What Bill Clinton may have done with a woman who worked in the White House is an incredibly minor situation. But, unfortunately, the American media and people find what Bill Clinton may have done in a closet far more fascinating than the blood which is on the hands of all Americans today, the blood of children whose crime it was to be born in Iraq.

I was three-for-three in getting my letters published. I was shocked that they ran that one, if for no other reason than at over 600 words it was over twice as long as their recommended 300-word limit. The paper actually called me the day after they ran it, giving me the phone number of a man who wanted to talk to me. I called him. He was almost 80 years old, and called to congratulate me for my bold and righteous views, and said he was "flabbergasted" the paper would run a letter like mine, and that he had written letters for many years to the paper and never had one published. The Seattle Times won some points in my book. Forty years ago I may have been beaten up (at the least) for publishing a letter like that. Ten years ago I doubt that any mainstream American paper would have published that letter. The social awakening that began to the 1960s has made this country a better one in many ways. But the struggle is far from over. I sent that letter to ex-CIA operative Ralph McGehee, who gets coverage elsewhere on this web site. He said he was "amazed" that any American mainstream newspaper would run a letter like that. He said a letter like mine would never see print in newspapers like the New York Times or the Washington Post. Ralph would know.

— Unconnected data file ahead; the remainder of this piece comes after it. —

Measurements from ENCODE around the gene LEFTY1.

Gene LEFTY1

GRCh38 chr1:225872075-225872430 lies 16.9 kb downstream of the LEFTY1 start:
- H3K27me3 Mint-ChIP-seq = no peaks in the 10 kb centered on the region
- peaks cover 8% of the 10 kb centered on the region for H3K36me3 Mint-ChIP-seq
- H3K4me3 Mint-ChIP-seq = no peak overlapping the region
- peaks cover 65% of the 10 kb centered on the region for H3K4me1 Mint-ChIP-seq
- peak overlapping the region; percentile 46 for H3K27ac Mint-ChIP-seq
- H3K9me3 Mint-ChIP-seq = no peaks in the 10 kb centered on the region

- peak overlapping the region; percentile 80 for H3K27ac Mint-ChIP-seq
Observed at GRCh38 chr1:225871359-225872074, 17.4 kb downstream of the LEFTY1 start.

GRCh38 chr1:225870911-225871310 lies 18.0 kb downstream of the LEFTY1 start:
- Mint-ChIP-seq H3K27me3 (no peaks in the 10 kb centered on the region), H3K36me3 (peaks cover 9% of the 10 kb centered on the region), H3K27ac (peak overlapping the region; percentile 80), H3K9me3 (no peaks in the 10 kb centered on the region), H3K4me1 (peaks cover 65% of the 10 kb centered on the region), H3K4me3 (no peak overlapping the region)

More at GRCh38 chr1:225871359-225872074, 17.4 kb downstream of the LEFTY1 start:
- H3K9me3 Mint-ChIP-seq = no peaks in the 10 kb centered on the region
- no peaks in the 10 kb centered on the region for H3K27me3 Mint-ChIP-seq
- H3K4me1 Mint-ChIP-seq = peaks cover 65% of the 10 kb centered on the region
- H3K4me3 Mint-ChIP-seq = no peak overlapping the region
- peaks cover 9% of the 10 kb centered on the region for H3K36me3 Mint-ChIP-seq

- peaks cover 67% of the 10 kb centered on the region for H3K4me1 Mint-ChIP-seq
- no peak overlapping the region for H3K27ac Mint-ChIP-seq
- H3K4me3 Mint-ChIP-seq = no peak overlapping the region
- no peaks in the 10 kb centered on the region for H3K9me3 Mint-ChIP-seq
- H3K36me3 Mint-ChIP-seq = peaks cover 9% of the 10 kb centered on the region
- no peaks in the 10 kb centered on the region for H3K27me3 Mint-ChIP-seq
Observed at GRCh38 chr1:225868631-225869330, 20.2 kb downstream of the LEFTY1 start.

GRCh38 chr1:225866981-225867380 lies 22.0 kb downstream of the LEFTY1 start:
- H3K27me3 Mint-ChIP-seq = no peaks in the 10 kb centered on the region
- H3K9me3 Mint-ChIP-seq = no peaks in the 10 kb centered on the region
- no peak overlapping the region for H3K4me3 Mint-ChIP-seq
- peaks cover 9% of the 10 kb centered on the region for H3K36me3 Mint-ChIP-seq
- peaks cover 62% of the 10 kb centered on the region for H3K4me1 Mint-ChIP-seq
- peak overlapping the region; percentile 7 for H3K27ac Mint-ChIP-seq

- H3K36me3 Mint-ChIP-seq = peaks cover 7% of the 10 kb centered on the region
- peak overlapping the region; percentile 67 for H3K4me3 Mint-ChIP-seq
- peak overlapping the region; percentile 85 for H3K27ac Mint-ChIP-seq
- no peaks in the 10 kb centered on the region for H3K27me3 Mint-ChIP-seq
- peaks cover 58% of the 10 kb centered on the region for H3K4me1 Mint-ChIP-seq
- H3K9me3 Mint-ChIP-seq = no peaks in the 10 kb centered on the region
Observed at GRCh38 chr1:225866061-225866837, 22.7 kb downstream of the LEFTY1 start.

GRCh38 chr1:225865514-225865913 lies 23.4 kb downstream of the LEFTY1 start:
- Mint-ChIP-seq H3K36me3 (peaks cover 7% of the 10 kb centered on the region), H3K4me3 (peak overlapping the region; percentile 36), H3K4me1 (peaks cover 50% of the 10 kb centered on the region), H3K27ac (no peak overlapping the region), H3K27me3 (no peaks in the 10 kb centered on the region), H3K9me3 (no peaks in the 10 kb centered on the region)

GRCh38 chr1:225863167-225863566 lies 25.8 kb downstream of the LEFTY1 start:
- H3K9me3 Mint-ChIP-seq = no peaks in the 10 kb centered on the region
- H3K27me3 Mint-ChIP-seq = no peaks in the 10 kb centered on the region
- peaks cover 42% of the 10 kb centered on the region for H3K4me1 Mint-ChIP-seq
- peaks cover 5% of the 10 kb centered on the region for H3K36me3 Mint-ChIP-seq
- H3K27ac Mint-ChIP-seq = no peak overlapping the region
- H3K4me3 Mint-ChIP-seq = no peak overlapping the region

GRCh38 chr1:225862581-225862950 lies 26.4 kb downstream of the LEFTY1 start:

Thankfully there are enough people in America these days not enslaved to our indoctrination systems, and are beginning to feel something very awry with our foreign policy, particularly regarding Iraq. In February 1998 the federal government staged a "town meeting" at Ohio State University to air their rationale for their proposed bombing of Iraq. The public was invited, though the meeting was more for show, to fabricate a fig leaf of public consent for the bombing. Our government reckoned incorrectly. Students protested noisily, and even the "mature and responsible" citizens who were allowed to approach the microphone were anything but enthusiastic about bombing Iraq again. Their questions, even more then the rabble-rouser's protests, took the politicians by surprise. Secretary of State Madeleine Albright was virtually stuttering in the face of the tough questions her team was being asked. The staged meeting became a public relations disaster for the United States government. At the 11th hour we backed down from bombing Iraq.

I was cautiously optimistic, but I doubted our government officials became good boys and girls overnight. Iraqi children were still dying by the thousands, our government would look for another opportunity to bomb Iraq, and they had learned their lesson. The next time they moved to bomb Iraq, even the appearance of a democratic consensus being achieved with the public would not be risked. Our government will likely stage no more "town meetings" before they bomb somebody. The latest bombing of Iraq validated that opinion of mine. That one had virtually no warning. This past fall the propaganda machine revved up once again. For the fourth time I wrote a letter to the editor regarding Iraq. That one broke my streak and they didn't publish it. Getting published the first three times I tried to was encouraging regarding getting my book published. At least my work was apparently interesting enough to read. But I admit I was weary of writing in hopes of helping to avert the violence.